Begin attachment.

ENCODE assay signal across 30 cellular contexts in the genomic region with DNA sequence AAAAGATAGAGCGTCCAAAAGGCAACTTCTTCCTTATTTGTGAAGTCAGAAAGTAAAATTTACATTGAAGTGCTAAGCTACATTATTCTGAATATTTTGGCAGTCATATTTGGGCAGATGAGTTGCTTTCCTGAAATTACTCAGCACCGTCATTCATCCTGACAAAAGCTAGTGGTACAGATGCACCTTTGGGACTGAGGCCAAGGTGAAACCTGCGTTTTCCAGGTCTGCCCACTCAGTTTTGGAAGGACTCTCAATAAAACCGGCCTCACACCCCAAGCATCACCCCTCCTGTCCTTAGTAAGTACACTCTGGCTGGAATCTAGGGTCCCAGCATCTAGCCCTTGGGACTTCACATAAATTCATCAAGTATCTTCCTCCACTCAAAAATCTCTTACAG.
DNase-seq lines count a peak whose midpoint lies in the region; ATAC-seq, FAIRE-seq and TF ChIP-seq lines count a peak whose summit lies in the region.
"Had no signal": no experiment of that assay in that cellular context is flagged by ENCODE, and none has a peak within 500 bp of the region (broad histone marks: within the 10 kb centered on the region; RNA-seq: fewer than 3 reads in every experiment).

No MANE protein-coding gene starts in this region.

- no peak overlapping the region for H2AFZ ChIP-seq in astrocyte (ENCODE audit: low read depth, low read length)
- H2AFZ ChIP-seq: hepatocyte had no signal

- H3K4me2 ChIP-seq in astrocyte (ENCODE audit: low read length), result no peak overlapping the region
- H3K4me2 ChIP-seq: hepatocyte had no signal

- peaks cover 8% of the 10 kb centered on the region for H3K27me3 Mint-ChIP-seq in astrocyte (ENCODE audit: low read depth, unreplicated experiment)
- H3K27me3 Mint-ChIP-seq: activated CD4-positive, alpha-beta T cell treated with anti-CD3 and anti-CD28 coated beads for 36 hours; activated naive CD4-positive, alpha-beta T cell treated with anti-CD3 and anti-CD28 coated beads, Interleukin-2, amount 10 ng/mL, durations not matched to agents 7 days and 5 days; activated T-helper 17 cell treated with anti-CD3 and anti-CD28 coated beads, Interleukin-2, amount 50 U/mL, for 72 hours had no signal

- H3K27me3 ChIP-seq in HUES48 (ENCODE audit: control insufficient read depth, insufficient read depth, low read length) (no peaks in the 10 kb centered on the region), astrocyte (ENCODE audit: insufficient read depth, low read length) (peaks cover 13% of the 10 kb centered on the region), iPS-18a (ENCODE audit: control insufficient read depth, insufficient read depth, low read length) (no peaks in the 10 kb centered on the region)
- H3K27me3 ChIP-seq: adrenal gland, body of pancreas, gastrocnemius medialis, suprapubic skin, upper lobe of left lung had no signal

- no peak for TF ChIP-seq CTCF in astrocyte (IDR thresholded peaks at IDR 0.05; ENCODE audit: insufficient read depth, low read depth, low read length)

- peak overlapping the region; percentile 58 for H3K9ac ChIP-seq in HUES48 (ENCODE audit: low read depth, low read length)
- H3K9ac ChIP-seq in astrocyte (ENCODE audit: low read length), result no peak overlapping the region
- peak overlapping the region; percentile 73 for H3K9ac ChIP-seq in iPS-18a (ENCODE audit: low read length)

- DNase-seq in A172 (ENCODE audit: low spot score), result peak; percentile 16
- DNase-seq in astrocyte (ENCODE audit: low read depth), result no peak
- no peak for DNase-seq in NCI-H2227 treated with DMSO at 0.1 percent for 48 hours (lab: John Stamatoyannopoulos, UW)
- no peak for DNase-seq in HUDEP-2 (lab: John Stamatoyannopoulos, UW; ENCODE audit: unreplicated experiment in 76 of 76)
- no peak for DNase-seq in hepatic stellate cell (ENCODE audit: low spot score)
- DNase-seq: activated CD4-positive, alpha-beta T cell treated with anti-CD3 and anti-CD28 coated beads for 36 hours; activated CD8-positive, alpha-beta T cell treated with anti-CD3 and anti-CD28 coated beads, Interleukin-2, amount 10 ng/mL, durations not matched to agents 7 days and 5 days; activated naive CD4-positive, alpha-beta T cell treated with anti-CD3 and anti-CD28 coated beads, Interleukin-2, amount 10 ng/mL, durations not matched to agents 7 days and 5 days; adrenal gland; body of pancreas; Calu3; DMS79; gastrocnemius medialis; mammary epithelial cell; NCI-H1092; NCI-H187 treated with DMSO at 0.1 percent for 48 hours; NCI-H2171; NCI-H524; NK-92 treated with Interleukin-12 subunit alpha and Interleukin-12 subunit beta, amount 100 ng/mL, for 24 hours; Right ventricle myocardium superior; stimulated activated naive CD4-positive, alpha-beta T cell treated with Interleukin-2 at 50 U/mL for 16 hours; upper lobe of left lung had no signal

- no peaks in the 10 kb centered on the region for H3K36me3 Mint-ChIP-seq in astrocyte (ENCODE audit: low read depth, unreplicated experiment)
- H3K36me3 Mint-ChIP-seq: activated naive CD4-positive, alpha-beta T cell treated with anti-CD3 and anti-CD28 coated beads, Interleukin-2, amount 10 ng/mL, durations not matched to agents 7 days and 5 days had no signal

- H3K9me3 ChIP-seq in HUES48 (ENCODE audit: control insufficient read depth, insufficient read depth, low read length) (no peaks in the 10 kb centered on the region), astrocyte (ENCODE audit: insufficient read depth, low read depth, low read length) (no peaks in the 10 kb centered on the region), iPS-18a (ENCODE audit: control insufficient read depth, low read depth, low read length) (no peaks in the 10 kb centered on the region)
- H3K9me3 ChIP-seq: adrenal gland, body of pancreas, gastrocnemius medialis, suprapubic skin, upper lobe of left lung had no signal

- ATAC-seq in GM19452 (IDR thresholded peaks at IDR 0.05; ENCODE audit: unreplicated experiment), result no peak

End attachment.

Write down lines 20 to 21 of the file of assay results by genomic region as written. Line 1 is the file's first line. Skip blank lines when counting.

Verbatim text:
- no peak for DNase-seq in HUDEP-2 (lab: John Stamatoyannopoulos, UW; ENCODE audit: unreplicated experiment in 76 of 76)
- no peak for DNase-seq in hepatic stellate cell (ENCODE audit: low spot score)